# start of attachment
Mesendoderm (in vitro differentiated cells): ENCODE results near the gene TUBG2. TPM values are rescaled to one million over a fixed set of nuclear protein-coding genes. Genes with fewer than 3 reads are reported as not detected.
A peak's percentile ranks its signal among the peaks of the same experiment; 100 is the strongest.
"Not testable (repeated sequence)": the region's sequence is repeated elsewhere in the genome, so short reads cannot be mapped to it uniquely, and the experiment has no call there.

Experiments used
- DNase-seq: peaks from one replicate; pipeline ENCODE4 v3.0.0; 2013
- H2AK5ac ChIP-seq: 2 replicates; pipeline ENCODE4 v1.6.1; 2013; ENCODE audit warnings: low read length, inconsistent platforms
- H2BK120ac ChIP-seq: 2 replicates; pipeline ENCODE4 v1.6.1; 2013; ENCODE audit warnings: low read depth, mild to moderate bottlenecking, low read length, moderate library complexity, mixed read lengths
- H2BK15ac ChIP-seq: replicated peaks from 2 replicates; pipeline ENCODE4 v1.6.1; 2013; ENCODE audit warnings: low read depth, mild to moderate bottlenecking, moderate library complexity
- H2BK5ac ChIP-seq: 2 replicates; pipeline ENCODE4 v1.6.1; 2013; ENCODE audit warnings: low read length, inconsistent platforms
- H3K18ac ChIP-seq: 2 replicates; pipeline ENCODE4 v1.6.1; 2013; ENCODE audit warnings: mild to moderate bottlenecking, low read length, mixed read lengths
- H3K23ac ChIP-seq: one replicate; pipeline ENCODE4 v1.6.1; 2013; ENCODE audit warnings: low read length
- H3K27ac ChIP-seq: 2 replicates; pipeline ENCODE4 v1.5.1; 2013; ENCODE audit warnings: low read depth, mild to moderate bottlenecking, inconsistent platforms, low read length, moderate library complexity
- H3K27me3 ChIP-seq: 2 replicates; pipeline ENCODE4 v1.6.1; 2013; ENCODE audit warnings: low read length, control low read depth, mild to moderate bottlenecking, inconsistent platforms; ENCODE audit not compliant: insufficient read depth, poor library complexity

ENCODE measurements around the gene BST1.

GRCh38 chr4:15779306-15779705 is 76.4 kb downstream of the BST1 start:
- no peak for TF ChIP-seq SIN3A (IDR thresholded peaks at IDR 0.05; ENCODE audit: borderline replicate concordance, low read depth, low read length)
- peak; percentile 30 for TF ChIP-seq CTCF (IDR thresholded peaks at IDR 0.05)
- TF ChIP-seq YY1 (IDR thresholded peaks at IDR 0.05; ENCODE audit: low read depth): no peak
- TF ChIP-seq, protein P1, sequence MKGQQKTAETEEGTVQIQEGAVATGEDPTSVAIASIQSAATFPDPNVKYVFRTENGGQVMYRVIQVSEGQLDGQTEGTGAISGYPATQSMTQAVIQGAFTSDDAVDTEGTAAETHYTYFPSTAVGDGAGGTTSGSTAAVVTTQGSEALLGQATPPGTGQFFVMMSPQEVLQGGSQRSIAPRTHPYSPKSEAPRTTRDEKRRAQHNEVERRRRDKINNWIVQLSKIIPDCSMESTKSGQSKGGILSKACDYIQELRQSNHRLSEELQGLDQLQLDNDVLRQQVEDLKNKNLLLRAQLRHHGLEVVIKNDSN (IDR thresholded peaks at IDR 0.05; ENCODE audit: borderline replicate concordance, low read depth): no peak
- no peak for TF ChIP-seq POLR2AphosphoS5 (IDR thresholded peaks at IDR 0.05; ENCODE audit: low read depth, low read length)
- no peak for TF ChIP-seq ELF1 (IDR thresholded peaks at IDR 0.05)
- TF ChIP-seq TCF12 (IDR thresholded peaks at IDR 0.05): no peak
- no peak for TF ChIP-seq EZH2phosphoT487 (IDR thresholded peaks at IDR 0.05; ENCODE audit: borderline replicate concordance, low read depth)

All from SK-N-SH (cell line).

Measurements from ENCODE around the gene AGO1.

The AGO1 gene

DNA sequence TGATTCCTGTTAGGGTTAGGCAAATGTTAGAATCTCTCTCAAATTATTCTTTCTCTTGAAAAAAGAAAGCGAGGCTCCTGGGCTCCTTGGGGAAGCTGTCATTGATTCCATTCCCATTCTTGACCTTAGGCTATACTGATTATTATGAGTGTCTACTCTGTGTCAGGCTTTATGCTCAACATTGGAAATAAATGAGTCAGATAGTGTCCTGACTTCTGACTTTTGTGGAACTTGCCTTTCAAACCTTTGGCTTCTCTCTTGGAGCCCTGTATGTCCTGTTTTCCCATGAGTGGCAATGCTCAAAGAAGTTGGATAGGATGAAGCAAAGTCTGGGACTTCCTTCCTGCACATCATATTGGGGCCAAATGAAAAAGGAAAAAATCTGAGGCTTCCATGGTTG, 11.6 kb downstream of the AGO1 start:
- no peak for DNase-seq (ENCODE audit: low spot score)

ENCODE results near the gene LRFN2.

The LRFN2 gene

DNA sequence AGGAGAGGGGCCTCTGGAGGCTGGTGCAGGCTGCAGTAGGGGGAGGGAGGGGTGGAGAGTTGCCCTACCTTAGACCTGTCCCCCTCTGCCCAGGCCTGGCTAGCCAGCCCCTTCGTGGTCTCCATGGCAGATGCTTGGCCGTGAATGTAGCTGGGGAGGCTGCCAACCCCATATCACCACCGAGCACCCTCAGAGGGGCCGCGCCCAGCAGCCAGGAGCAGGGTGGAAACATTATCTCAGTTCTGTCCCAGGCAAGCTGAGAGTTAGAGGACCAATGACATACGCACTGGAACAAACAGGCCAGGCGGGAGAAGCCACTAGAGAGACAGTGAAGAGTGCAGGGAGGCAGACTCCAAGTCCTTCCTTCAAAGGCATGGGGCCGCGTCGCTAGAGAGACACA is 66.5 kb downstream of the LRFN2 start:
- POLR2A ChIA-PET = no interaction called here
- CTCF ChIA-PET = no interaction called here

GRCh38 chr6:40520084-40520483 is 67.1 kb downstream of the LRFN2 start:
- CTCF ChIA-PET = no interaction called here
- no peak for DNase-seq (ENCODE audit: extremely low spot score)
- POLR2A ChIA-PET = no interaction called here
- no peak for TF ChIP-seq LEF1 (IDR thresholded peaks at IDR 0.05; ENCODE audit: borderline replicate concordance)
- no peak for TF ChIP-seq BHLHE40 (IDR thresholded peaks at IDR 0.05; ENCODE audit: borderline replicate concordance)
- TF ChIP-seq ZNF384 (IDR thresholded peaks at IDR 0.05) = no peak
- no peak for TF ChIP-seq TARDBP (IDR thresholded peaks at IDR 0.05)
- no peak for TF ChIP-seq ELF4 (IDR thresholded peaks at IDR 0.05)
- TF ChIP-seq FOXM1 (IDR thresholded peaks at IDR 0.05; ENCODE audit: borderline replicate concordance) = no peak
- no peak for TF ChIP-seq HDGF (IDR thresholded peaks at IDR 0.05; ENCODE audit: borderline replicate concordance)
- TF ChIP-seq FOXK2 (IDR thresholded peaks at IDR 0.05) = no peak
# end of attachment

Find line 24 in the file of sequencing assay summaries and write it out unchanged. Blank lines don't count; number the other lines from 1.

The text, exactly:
All from SK-N-SH (cell line).